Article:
Making aliases for broken fonts (Shallow Thoughts)

Akkana's Musings on Open Source Computing and Technology, Science, and Nature.

Fri, 27 Jan 2017

Making aliases for broken fonts

A web page I maintain (originally designed by someone else) specifies Times font. On all my Linux systems, Times displays impossibly tiny, at least two sizes smaller than any other font that's ostensibly the same size. So the page is hard to read. I'm forever tempted to get rid of that font specifier, but I have to assume that other people in the organization like the professional look of Times, and that this pathologic smallness of Times and Times New Roman is just a Linux font quirk.

In that case, a better solution is to alias it, so that pages that use Times will choose some larger, more readable font on my system. How to do that was in this excellent, clear post: How To Set Default Fonts and Font Aliases on Linux .

It turned out Times came from the gsfonts package, while Times New Roman came from msttcorefonts:

$ fc-match Times
n021003l.pfb: "Nimbus Roman No9 L" "Regular"
$ dpkg -S n021003l.pfb
gsfonts: /usr/share/fonts/type1/gsfonts/n021003l.pfb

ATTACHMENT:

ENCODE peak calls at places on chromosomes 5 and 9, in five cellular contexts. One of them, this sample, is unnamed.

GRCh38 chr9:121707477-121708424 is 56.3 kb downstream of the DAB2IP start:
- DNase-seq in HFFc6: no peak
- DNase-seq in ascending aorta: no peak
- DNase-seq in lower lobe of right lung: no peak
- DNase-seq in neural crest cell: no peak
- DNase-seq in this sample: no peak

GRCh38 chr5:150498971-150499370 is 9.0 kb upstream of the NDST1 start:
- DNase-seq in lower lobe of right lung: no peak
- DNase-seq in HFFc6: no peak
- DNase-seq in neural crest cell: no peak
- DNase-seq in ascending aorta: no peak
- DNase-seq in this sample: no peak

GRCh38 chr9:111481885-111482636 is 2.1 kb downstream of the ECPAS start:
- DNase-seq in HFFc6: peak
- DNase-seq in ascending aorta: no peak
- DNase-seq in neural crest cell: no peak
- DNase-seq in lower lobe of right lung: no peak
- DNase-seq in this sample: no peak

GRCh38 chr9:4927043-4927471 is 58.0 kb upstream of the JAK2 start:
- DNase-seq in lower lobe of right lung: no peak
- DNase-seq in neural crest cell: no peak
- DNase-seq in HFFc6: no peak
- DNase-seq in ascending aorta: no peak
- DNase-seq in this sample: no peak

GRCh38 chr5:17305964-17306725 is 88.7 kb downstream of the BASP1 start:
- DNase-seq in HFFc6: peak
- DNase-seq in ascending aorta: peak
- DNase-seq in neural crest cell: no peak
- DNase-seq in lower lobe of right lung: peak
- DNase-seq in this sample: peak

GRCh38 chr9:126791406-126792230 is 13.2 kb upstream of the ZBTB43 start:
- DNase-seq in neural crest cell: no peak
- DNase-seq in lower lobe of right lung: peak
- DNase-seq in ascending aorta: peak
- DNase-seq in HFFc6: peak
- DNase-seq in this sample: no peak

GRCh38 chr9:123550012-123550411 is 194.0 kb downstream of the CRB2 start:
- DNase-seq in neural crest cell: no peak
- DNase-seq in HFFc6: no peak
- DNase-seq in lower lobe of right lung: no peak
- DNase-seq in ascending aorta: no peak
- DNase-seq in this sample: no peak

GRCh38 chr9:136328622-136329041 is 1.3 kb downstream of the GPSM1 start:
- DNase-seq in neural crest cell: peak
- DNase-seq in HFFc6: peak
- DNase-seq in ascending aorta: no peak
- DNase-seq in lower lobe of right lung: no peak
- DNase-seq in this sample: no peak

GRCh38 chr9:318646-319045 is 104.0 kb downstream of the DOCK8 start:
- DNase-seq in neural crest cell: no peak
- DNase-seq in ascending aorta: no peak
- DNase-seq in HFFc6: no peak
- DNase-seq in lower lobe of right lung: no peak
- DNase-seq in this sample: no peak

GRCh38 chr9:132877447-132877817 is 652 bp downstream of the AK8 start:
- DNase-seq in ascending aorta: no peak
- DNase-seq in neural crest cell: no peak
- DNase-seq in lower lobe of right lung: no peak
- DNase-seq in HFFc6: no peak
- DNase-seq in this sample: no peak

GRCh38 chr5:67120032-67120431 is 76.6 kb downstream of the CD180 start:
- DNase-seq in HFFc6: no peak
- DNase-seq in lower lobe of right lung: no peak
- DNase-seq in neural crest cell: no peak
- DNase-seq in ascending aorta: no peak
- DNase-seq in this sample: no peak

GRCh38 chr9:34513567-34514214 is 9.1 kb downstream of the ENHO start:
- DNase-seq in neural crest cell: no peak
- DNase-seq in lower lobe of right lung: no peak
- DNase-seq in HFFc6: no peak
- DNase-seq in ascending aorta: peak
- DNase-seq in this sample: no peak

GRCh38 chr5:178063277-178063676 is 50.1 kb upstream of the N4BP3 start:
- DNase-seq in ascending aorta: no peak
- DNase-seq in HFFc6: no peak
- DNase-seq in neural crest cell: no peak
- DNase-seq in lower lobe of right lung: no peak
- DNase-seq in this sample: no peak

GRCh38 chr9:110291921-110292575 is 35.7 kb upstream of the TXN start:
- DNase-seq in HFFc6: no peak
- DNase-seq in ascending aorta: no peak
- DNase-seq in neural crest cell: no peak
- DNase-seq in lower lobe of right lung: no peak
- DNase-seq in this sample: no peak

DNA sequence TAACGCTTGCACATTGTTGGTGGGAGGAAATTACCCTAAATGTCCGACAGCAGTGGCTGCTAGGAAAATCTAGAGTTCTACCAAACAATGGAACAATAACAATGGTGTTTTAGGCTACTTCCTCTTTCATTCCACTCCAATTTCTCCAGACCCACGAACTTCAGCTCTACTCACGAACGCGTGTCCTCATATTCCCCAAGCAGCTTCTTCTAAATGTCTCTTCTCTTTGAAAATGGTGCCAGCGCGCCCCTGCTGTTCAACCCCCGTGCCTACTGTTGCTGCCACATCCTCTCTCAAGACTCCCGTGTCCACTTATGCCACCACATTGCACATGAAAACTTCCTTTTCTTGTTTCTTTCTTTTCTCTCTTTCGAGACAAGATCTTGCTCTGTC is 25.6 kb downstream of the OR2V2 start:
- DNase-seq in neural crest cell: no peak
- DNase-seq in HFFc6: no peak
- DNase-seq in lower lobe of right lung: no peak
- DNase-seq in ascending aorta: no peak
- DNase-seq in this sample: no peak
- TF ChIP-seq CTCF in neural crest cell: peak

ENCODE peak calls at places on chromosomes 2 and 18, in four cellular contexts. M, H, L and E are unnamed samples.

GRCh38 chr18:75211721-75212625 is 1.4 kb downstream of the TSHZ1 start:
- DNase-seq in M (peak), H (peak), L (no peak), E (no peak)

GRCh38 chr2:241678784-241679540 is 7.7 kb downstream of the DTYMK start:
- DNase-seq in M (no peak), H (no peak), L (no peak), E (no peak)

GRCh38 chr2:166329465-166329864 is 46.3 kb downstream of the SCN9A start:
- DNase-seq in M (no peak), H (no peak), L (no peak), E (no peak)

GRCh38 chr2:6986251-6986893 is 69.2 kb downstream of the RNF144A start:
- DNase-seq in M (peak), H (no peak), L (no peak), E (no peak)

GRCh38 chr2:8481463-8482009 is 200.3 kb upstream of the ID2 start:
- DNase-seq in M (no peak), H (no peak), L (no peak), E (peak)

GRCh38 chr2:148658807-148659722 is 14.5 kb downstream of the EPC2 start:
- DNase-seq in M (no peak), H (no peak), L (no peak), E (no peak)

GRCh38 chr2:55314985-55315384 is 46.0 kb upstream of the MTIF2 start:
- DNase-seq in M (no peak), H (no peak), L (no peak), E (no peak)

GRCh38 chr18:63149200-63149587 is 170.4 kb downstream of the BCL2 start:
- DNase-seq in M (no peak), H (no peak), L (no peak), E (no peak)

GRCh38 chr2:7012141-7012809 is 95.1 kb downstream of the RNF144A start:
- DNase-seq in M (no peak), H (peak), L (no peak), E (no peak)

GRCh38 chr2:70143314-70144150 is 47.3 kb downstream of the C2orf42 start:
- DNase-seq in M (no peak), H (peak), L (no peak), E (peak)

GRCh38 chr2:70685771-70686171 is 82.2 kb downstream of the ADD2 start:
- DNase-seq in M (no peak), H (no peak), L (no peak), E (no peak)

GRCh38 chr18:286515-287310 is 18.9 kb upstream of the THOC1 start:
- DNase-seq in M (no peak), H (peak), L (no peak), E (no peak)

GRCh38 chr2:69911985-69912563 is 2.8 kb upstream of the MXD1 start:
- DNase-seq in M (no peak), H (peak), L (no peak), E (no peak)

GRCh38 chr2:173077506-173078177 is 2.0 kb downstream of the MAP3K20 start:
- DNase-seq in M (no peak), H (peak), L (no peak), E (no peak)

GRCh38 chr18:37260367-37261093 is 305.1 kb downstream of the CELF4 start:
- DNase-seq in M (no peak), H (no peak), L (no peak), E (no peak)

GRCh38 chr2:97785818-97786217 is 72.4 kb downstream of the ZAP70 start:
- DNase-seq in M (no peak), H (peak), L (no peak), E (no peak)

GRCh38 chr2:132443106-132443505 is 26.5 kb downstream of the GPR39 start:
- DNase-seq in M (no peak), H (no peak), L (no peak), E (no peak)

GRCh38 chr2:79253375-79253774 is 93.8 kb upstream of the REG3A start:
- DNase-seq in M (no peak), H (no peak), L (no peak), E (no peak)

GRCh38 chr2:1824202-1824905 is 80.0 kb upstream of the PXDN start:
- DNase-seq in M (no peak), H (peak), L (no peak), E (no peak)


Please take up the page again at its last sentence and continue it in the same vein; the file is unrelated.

$ fc-match "Times New Roman"
Times_New_Roman.ttf: "Times New Roman" "Normal"
$ dpkg -S Times_New_Roman.ttf
dpkg-query: no path found matching pattern *Times_New_Roman.ttf*
$ locate Times_New_Roman.ttf
/usr/share/fonts/truetype/msttcorefonts/Times_New_Roman.ttf
(dpkg -S doesn't find the file because msttcorefonts is a package that downloads a bunch of common fonts from Microsoft. Debian can't distribute the font files directly due to licensing restrictions.)

Removing gsfonts fonts isn't an option; aside from some documents and web pages possibly not working right (if they specify Times or Times New Roman and don't provide a fallback), removing gsfonts takes gnumeric and abiword with it, and I do occasionally use gnumeric. And I like having the msttcorefonts installed (hey, gotta have Comic Sans! :-) ). So aliasing the font is a better bet.

Following Chuan Ji's page, linked above, I edited ~/.config/fontconfig/fonts.conf (I already had one, specifying fonts for the fantasy and cursive web families), and added these stanzas:

    <match>
        <test name="family"><string>Times New Roman</string></test>
        <edit name="family" mode="assign" binding="strong">
            <string>DejaVu Serif</string>
        </edit>
    </match>
    <match>
        <test name="family"><string>Times</string></test>
        <edit name="family" mode="assign" binding="strong">
            <string>DejaVu Serif</string>
        </edit>
    </match>

The page says to log out and back in, but I found that restarting firefox was enough. Now I could load up a page that specified Times or Times New Roman and the text is easily readable.

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[ 14:47 Jan 27, 2017    More linux | permalink to this entry | comments ]
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